Why your ‘revolution’ is my goddamn nightmare
How many times did you revolutionize the TV channel last night?
When you stopped eating dairy, were you revolutionizing your diet?
And was there a hint of a revolution when you changed lanes while driving on your morning commute?
I didn’t think so.
Why then, are so many business leaders hell-bent on using the term ‘revolution’ as a way of describing the transformative impact they’ll have on their respective industries? We hear it over and over again: how a new business is utterly disrupting and “revolutionizing” a tired industry. If you’re not building a business that’s revolutionizing something, you’re not building a business. Period.
But how much truth is there to all this ‘revolutionizing’? And how much of it is lazy marketing BS? Not every business can upend their industry and transform our way of life. In fact, only a minuscule number of businesses actually do.
Traditionally, we reserve the word ‘revolution’ for periods of radical political and social upheaval. The characteristics being defeat at war, a financial crisis, peasant rebellion, or disgruntled military. That is, of course, unless you find yourself in Startup Land.
Startups have unceremoniously kidnapped the word “revolution” and overused it to ad nauseam. The word’s use across every industry makes for truly cringeworthy reading on company websites, press releases, thought leadership articles and beyond.
Forget about political and social injustices — these days if you find a new way to hold a fork you’re “revolutionizing the way Americans support their caloric intake”. Pat yourself on the back, you just got your first cover on Inc. Magazine.
Why you need to stop
Firstly, credit where credit’s due. We have witnessed genuine revolutions in technology and business: Uber revolutionized the taxi industry; Apple revolutionized personal music and the mobile phone; Amazon changed retail; Dollar Shave Club toppled the shaving overlords; Netflix, Spotify, and AirBnB have all had transformative effects on their respective industries; and Facebook basically reshaped the Internet as we know it.
These are exceptions that prove the rule. It’s the bourgeoning technology startup that ‘leverages mobile technology and big data to revolutionize how marketers place ads’ — and others just like it — that need a reality check.
Successful? Potentially. Revolutionary? Please…
Let’s take a moment to unpack the word and call bullsh*t (pardon the French) on so-called ‘revelatory’ technology.
Miriam Webster has two definitions for Revolution:
1. the action by a celestial body of going round in an orbit or elliptical course;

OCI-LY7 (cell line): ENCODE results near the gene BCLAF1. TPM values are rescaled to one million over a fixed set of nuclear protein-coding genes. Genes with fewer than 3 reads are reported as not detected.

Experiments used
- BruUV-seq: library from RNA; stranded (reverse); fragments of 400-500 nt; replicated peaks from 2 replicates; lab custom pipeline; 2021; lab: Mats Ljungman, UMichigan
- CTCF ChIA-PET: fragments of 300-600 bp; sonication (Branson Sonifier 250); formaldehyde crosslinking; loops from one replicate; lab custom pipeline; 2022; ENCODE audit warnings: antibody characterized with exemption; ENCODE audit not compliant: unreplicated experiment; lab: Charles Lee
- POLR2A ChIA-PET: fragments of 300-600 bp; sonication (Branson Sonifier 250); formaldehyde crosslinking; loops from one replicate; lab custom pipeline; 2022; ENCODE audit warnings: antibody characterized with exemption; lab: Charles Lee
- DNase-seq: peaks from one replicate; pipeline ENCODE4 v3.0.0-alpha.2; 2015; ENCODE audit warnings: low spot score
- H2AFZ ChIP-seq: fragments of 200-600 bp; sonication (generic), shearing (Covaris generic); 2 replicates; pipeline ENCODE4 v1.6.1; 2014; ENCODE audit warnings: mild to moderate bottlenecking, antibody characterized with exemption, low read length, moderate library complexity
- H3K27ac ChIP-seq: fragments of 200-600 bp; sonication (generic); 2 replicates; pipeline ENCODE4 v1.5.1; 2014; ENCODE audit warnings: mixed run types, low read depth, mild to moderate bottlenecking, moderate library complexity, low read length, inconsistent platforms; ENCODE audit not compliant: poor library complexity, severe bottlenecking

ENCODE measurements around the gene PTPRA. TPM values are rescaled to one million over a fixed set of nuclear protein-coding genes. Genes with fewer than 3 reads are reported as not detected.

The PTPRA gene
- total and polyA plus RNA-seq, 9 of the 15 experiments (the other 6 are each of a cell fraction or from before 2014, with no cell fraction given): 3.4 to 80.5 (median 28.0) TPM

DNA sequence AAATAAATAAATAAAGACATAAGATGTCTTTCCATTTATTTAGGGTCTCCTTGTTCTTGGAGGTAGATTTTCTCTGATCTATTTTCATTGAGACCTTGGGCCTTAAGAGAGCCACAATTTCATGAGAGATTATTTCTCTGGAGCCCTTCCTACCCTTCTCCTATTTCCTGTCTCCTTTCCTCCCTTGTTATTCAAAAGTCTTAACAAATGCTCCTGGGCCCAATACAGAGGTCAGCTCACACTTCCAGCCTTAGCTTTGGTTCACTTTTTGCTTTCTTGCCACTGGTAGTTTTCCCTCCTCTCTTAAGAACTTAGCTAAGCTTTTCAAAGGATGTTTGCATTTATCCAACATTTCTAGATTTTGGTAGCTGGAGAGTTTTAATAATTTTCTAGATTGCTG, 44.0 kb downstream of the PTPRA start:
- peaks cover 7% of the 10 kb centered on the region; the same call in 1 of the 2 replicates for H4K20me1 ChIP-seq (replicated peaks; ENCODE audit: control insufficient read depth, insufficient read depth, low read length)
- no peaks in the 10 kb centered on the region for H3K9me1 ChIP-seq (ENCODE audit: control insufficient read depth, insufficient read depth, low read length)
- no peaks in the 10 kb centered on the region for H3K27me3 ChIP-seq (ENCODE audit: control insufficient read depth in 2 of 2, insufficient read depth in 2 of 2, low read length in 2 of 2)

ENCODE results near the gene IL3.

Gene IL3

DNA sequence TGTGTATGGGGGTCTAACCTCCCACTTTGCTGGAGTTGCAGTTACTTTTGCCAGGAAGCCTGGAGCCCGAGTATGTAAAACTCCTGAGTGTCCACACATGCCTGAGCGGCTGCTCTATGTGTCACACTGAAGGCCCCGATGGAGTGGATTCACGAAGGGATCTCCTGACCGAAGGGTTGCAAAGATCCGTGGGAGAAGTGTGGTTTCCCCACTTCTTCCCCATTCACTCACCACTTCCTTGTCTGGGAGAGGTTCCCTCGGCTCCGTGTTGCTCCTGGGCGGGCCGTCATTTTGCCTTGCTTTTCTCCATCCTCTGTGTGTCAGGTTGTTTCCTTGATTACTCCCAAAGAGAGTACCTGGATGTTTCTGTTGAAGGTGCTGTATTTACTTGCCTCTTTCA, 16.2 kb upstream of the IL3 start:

2. a fundamental change in political organization; or a sudden, radical, or complete change.
We can safely rule the first definition out. Unless your business is okay with going in circles that use of the word isn’t going to help. The second definition has the meat. And I can already hear the mob of startup founders pointing out that those last 4 words — “a sudden, radical, or complete change” — are justification for the use of the term. I disagree. And I’m the one writing the article so I determine where we go.
Here’s why everyone needs to stop relying on the word ‘revolution’ in their tagline, marketing copy, and elevator pitch:
1. It’s lazy:
We’re in the midst of an entrepreneurial and startup renaissance. Every man and his dog are launching businesses. So inevitably, every man and his dog are revolutionizing something. For the sake of being unique and bringing something fresh to the table, spend an extra hour coming up with a better, more original tag line that differentiates you from the competition.
2. It’s presumptuous:
Maybe we’re splitting hairs but revolutions are generally named after they’ve happened. It’s only upon looking back at a successful period of change — usually when a monumental shift in government power is complete — do we refer to them as revolutions. But success is hard to come by in the business world (as is overthrowing a government, TBH). Startups fail 90% of the time. Chances are you’re getting a little ahead of yourself if you start referring to a business idea that you came up with in college as ‘revelatory’. Let the market figure that out for you.
3. It’s cliche:
Let’s face it, the startup industry is drenched in cliche. It’s a satirist’s dream, and one reason why HBO’s Silicon Valley is such a hit show. Referring to your game-changing idea as “revelatory” is about as startup cliche as branded zipper hoodies, office ping pong tables, Burning Man, mission statements with “relentlessly focused” in them, and bragging about how little sleep you get.
Take a leaf of advice from the OG startup founder — the Founding Father himself — Mr. Thomas Jefferson:
“If you want something you’ve never had, you must be willing to do something you’ve never done.”
Is that quote a cliche in itself? Yes — in fact, it’s probably printed on the break room wall of your office (it is in mine) — but the point is, you can’t meaningfully stand out from the mass of other startup companies unless you ditch the tired cliches. So do it now.
It’s for the greater good
I understand that advice is cheap. And there’s a big difference between suggesting what a company should do and actually doing it. There are often many factors at play and juggling them all to find the perfect tagline or elevator pitch is damn hard. But for the good of your own company, and those who have to listen to your pitch, please stop with all the revolutionizing.
After all, I doubt reading this article has revolutionized your way of thinking. Or has it?
It would be cool if it did…